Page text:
Christie Holding Town Hall Meeting in Belmar Thursday

Continues 'Town Hall' meetings with public, this time in Hurricane Sandy devastated borough

Gov. Chris Christie will continue his "town hall" meetings, holding a public event Thursday in the hurricane-damaged borough of Belmar.

Throughout his administratrion the governor has held many of these town hall meetings, holding events to speak with the public and interact with local citizens as Christie promotes "the Jersey Comeback."

These days the dialogue has turned to coming back from the devastation of Hurricane Sandy, which destroyed large areas of the state, including Thursday's town hall host town, Belmar.

The borough saw more than a thousand homes flooded by the storm, said Mayor Matt Doherty, and the boardwalk was uplifted by the storm surge and destroyed.

The town hall meeting is Thursday, Dec. 20 at 3 p.m. Doors open at 2:15 p.m. at the borough gymnasium at Belmar Municipal Building, 601 Main Street in Belmar, 07719.

Seating is on a first come, first serve basis and open to the public. Please RSVP by clicking here. Organizers are encouraging early arrival as the building has limited capacity.

Squandered Youth March 18, 2013 at 03:20 PM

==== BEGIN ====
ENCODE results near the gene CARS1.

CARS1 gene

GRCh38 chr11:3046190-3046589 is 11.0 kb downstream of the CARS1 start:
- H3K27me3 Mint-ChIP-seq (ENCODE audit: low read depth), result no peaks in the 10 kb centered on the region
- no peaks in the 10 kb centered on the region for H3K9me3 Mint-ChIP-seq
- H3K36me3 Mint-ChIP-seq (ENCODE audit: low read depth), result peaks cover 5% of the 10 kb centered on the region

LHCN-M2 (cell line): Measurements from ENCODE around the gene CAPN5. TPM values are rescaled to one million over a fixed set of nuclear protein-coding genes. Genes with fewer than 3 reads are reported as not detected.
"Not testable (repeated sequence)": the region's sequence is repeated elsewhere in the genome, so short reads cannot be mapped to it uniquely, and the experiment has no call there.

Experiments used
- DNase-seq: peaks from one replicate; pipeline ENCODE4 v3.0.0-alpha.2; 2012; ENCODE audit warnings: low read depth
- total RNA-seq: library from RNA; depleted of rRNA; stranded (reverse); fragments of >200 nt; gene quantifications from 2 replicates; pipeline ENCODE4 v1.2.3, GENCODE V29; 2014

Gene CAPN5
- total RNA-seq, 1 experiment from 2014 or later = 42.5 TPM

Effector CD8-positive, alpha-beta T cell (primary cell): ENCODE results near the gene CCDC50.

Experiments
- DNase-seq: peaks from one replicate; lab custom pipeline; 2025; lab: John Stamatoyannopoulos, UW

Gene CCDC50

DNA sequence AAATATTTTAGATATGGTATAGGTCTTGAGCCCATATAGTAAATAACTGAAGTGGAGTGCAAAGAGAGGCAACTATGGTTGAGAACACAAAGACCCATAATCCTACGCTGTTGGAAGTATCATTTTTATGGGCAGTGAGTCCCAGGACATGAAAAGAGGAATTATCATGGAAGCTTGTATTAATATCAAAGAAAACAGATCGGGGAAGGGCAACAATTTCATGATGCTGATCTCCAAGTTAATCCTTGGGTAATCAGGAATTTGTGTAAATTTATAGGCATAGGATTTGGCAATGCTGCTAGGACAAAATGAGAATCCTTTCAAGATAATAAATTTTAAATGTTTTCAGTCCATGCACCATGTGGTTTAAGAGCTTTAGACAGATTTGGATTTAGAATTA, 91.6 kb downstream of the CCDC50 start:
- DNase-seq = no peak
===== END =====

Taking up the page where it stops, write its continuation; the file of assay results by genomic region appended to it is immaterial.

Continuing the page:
We need the Governer to acknowledge and fix the problem that Biggert-Waters and the new maps raise premiums to unaffordable levels unless homeowners pay unaffordable house raising costs. These costs are, for most homes ,unnecessary based on experience or could be made unnecessary with less expensive modifications of the dune systems and selective application of the new maps and premiums to substantially or repetitively damaged homes at a time when complying with new standards is a much lower marginal cost. We need to view home-raising as a last resort. The CBDG program tries to make this easier, but only for primary homes. Most homes caught in this bind are not primary residences, but second homes that are rented and are important to Shore economy. Their owners are individuals and families stressed at the potential loss of an important asset. Letting second home owners get priced out will blight the Shore just as effectively as forcing out primary residents. Ironically, most people would prefer NOT to get $50k handouts to jack up houses to places they don't need to go. We need the State and our representatives in Congress to press for relief from Biggert-Waters and its new flood maps that don't square with experience and "actuarial" premiums that collect in ten years or less the anticipated cost of 100 years or more of claims. The increased premiums do not reflect our true risk of loss and appear to be another example of NJ giving and the rest of the country taking.


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